It might have something to do with my Welsh ancestry, but I’m a stark raving mad fan of the leek. That’s right, the leek. My grandpa spoke Welsh Gaelic and my great-grandmother was from a town in Glamorgan called Merthyr Tydfil, which in the mid 19th century was such a hardscrabble, working class place that the Scottish writer Thomas Caryle described its inhabitants in less than glowing terms: “Such unguided, hard-worked, fierce, and miserable-looking sons of Adam I never saw before. Ah me! It is like a vision of Hell”.
Carlyle was obviously prone to hyperbole, because my great-granny, Mary Rees, wasn’t a fierce looking woman at all. She was short, chubby, and had a kind face. And I like to believe, gave me my taste for leeks. After all, the plant is a national emblem of Wales. Legend has it that during a 6th century battle in a leek field, the Welsh had trouble distinguishing themselves from the English. Saint David suggested that his troops wear leeks on their hats as identification. They obliged, and won what was sure to be a bloody, and no doubt, fragrant battle.
To commemorate the occasion Wales celebrates St David’s Day on March 1 each year. It’s tradition on the day to wear a leek on the lapel, and school kids gain status by wearing the biggest leek, and being the first among their peers to eat it raw. Another tradition is to eat cawl, a hearty soup made from leeks accompanied by beef, bacon and seasonal vegetables such as potato, carrot and swede. We make something similar in our household and it is right up there as one of my favourite winter meals.
To have leeks ready to pick by late winter, it’s vital to get them started now. Ignore northern hemisphere advice to plant leeks in spring. In our climate the plants tend to bolt early once the summer heat kicks in, but started now, they’ll have plenty of time to grow on while theirs still warmth in the soil and produce beautiful fat shanks ready for harvest in about three months.
You can sow leek seed directly into reasonably rich, slightly alkaline soil. It’s a good companion crop with carrots, liking similar conditions and helping to deter carrot fly. The more successful option, at least in my experience, is to plant seedlings. You can start these yourself by sowing seed into punnets, then plant the seedlings into prepared ground when they’re about 20cm tall. An easy way to plant out the seedlings is to carefully tease apart each plant, make a hole about five to 10 centimetres deep with a dibber (conical garden tool), and place the seedling into the hole. Don’t worry about backfilling. Simply water the plants in and wash some of the surface soil into the hole. Deep planting like this also helps to create a blanched shank.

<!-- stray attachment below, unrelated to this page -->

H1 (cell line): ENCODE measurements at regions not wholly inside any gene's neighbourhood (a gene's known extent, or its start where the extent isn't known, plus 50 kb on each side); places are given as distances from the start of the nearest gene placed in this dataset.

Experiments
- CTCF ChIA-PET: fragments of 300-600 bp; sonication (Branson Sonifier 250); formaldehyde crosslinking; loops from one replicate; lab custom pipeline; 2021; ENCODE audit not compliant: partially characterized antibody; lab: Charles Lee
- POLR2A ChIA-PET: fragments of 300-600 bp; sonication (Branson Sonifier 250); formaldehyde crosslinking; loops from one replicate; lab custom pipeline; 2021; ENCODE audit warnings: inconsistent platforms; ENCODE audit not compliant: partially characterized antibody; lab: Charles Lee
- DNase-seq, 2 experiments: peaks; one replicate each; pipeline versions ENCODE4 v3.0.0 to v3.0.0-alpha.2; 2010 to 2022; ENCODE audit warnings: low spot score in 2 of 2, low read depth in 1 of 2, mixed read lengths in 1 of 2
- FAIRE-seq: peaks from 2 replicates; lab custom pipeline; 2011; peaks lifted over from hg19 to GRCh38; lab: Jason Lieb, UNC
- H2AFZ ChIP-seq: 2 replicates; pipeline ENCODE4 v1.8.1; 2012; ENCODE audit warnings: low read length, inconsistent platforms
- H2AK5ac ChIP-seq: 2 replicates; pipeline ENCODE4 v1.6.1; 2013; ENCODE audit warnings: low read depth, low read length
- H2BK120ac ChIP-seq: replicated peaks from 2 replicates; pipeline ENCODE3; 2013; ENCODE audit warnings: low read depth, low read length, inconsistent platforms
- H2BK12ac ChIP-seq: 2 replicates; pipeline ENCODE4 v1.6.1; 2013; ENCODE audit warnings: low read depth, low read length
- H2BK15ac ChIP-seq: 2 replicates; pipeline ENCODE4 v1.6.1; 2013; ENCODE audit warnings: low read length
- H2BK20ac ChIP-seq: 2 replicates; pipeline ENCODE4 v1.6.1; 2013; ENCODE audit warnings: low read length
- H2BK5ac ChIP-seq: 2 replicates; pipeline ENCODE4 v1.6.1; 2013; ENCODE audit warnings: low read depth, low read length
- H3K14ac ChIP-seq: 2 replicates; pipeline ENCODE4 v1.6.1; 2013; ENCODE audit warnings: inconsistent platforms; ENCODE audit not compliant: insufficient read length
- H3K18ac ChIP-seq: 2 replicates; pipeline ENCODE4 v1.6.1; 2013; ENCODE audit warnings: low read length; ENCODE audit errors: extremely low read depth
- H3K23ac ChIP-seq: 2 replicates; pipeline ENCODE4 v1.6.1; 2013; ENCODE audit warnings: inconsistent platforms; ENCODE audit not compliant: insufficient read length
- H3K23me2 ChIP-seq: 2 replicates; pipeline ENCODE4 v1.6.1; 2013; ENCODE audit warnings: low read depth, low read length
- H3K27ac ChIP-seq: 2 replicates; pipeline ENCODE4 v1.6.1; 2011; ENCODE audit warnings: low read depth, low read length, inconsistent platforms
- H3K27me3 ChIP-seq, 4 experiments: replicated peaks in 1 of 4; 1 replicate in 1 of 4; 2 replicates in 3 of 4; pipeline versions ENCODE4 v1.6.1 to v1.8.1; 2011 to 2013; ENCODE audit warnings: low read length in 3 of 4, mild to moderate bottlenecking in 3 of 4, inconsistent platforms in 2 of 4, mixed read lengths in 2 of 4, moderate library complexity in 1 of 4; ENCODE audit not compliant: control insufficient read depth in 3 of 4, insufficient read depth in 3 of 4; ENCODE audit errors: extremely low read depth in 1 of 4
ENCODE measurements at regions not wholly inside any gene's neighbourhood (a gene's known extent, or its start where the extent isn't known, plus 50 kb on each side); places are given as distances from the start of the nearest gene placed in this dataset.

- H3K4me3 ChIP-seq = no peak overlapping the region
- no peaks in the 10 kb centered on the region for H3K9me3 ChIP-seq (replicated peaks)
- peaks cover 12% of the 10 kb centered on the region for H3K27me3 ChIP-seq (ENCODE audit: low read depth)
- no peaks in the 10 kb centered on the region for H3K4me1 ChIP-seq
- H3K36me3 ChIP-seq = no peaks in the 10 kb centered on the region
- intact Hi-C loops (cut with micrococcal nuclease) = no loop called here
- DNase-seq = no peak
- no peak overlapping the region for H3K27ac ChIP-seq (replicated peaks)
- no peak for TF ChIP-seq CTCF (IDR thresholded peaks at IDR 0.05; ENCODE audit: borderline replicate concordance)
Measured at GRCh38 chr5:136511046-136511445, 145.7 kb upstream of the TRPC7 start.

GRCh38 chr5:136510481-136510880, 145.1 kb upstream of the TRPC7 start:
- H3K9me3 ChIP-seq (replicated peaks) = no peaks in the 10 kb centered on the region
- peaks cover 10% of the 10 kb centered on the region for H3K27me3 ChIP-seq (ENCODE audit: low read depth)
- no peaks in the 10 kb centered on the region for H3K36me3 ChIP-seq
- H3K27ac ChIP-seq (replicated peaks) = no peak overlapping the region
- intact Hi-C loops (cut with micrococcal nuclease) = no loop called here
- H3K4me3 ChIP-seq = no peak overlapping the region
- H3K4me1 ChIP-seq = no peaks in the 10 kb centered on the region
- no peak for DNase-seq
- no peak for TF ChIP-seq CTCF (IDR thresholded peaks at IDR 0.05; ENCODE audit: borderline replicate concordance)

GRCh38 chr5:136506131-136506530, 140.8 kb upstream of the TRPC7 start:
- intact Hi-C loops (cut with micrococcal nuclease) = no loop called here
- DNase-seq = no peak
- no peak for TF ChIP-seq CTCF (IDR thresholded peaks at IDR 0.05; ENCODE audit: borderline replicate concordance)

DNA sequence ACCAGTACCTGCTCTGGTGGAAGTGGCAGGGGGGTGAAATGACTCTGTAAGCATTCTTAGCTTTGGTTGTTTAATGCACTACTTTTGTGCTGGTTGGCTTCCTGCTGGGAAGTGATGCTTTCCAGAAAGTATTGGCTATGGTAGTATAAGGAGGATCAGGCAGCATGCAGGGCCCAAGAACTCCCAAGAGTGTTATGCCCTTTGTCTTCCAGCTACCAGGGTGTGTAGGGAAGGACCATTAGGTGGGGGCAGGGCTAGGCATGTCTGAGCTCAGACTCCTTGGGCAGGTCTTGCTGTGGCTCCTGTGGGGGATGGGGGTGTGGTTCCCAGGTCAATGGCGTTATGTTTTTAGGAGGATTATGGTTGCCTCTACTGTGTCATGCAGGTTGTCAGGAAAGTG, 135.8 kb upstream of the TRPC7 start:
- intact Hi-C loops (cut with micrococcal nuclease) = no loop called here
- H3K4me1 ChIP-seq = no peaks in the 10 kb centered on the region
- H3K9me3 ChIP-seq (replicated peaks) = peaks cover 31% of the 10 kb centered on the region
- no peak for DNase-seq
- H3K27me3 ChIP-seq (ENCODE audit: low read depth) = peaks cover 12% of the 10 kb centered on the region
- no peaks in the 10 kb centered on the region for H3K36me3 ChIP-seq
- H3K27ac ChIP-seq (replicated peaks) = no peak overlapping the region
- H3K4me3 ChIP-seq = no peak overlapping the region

What on earth is a blanched shank, you ask? The shank is the stem of the leek below the leaves, and blanching creates a white and tender shank by excluding light during the growing season. Some people go to extreme lengths to blanch their shanks. The traditional method is to hill up the soil around the plant as it grows, leaving just the leaves exposed to the light. Others slip a cut-off milk carton over the plant, or wrap cardboard around the shank. It’s all a bit of a beat up, to be honest. The blanching process makes only a minor difference to the texture and flavour of the shank, and it’s something I never get around to doing in any capacity beyond deep planting. My leeks still taste superb.
There isn’t a huge range of of varieties to choose from in Australia. ‘Musselburgh’ is a famous old commercial variety from Scotland that forms very thick shanks and has a mild onion flavour. ‘King Richard’ (sold by the Diggers Club), is an early cropping, long shanked variety that is almost self-blanching. My favourite is ‘Giant Carentian’ (or Carentan), an old European leek that forms thick, white shanks and has a sweet and delicate flavour.
Whether that flavour is sweet and delicate enough to be worn on the lapel remains to be seen, but gently caramelised in butter over a medium heat, home grown leek is a taste sensation. You don’t need to be Welsh to enjoy this outstanding member of the onion family.
First published in the Toowoomba Chronicle 20th April 2013